Companies are coming out with their remote identity. Morgan Stanley says no to remote, or you will need to take a serious pay cut. Deloitte believes employees can work from where ever they want, and KPMG in the UK wants employees at least 2 days a week in the office.
All kinds of different research shows, on average, that Gen Z is more likely to go back to the office than Gen X and Baby Boomers, since building those relationships early on in your career is easiest done offline.
The one thing though everybody agrees on — getting the culture piece right in a remote or hybrid environment will be the biggest challenge.
So is this the time to start living our Employer Brand?
How do you keep your company culture alive in a remote or hybrid environment? How do you keep people engaged if they don’t show up to your building every day? How do you pass your corporate values to new hires?
Wait. Pass your values on to them?
Isn’t ‘not fitting the culture’ the number one reason for rejecting a perfectly suited candidate? And now you’re telling me we need to pass the culture on?
What is our employer brand worth if we cannot select based on our corporate values?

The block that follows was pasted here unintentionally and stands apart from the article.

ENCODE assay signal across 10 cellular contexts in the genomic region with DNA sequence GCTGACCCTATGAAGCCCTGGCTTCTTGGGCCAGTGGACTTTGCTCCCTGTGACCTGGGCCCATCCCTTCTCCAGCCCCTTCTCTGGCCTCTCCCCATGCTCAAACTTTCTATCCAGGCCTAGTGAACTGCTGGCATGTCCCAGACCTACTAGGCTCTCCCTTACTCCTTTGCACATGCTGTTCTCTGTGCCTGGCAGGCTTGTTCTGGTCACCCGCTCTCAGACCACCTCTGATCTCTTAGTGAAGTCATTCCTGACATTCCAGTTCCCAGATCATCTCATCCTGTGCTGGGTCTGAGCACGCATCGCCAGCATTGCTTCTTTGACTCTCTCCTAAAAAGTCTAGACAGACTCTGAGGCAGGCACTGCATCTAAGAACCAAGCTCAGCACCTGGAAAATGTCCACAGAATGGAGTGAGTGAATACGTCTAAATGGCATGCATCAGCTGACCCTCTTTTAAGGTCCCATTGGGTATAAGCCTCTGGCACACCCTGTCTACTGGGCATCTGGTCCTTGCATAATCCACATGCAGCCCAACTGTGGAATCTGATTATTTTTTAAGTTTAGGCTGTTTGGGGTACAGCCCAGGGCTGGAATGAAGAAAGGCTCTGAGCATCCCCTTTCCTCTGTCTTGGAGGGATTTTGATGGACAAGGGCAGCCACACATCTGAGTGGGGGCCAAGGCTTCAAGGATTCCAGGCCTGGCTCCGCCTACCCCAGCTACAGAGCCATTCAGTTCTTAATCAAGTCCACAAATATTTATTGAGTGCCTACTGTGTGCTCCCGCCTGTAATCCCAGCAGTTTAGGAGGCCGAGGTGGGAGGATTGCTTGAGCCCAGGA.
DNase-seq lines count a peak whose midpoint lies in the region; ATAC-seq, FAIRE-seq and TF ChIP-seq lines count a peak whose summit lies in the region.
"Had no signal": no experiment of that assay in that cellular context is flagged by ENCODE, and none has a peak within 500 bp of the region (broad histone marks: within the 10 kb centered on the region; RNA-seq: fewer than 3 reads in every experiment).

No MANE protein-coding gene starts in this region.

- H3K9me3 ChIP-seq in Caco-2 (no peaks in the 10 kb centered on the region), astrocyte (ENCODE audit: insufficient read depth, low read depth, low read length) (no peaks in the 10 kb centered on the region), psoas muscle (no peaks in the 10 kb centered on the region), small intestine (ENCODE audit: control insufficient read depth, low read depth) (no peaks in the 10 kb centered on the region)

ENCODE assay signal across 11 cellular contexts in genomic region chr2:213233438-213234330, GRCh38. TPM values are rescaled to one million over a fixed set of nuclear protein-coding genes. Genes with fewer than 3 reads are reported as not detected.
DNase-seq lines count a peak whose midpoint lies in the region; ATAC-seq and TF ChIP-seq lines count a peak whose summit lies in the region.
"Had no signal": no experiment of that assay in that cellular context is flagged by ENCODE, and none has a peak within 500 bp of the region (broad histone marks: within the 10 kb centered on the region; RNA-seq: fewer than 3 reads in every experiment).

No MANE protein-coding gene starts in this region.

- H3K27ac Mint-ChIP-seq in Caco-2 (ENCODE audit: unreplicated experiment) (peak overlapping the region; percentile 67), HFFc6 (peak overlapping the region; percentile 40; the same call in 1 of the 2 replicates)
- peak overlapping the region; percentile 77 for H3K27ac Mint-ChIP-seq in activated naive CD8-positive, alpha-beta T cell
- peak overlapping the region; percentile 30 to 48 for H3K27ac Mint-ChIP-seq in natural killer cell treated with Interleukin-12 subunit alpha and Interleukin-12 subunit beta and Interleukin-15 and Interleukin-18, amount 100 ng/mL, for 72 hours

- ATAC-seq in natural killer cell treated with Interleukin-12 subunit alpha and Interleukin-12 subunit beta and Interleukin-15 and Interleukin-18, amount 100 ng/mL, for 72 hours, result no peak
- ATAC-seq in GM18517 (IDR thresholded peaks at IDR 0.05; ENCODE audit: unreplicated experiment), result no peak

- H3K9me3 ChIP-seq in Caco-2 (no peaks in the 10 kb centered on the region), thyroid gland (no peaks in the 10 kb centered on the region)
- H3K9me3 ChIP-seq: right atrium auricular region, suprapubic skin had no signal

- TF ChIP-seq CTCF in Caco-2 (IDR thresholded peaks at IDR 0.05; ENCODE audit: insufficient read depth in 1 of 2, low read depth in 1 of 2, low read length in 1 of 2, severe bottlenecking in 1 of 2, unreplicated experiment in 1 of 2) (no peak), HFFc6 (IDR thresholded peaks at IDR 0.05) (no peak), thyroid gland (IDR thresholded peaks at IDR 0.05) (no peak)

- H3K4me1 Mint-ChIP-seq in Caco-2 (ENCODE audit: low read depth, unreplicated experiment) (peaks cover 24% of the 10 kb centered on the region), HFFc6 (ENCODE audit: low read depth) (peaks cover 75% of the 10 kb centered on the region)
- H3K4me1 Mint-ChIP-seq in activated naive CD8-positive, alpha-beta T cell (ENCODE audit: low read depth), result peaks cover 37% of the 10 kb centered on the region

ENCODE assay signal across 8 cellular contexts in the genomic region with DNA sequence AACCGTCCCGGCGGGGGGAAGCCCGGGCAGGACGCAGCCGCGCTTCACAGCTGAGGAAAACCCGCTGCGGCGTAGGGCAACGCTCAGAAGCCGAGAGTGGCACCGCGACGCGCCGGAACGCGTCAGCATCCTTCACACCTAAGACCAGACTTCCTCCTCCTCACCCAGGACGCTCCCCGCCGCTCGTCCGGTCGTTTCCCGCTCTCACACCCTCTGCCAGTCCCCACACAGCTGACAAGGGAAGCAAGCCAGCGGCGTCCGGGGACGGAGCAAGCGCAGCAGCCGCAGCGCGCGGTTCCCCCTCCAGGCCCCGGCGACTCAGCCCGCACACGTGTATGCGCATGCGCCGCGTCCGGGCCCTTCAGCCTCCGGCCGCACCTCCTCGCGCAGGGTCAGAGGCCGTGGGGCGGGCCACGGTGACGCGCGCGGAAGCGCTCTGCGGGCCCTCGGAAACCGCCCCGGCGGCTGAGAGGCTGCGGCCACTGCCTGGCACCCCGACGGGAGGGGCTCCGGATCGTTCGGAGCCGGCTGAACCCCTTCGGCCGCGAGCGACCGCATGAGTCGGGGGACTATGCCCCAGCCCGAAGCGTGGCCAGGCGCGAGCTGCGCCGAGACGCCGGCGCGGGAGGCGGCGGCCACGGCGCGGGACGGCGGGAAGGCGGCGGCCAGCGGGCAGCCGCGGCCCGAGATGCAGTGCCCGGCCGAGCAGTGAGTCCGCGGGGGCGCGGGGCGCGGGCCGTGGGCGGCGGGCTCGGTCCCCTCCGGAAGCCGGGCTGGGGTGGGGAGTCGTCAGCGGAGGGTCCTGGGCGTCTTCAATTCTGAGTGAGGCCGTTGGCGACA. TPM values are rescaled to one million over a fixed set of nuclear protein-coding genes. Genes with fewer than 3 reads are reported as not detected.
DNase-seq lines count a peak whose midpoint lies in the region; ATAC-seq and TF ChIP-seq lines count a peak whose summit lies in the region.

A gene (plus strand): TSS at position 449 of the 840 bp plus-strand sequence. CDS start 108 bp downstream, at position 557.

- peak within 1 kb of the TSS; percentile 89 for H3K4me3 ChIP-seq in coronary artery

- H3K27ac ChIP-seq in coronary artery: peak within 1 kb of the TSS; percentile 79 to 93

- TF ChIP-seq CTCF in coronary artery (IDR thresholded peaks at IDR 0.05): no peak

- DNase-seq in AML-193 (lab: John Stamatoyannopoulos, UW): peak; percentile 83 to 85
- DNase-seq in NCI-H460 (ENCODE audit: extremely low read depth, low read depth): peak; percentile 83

Hire on Value Fit
Every employer branding presentation I have seen in the past couple of decades, at every event I visited, started with “We did workshops in the organisation to learn the true values of our organisation.“
They usually end up with a pretty generic video that if you know the values you understand how they are in there.
In the ‘age of remote work’, this post-pandemic world — where we will be in the office a lot less — at least for most companies, shouldn’t we start living our Employer Brand? Our corporate values?
Shouldn’t we hire based on values fit — so our culture is embedded in the people not working at the office?
Why don’t we take Employer Branding to the next level and define the values like they really are? Not as a hollow term, but an answer to how do we deal with certain situations?
How do we expect a manager to react to a data breach or an employee mistake? Or how do we expect an employee to fix his or her mistake?
In assessments, we call these ‘situational judgment tests.’ You get a situation and you get three or four perfectly reasonable answers that show a totally different culture.
To give you an example of culture-defining situations here’s one.
You get a call from your clients, the product is down. How do you react?
A) You gather your team right away and figure out what’s going on.
B) You look at what’s going on and try to fix it yourself.
C) You call your manager to decide if this is your issue or if the team needs to get involved
For all three answers, I have a client that will say that’s the perfect answer. It’s a very telling example of culture.
The new employer brand
The new employer brand is about the genuine values of the organisation. Measurable values that you can select on. Let’s stop rejecting people on cultural fit and start hiring or rejecting them on value fit.
Let’s get people in the door that share your corporate values and build a strong culture from there. In a remote or hybrid environment that’s the only way.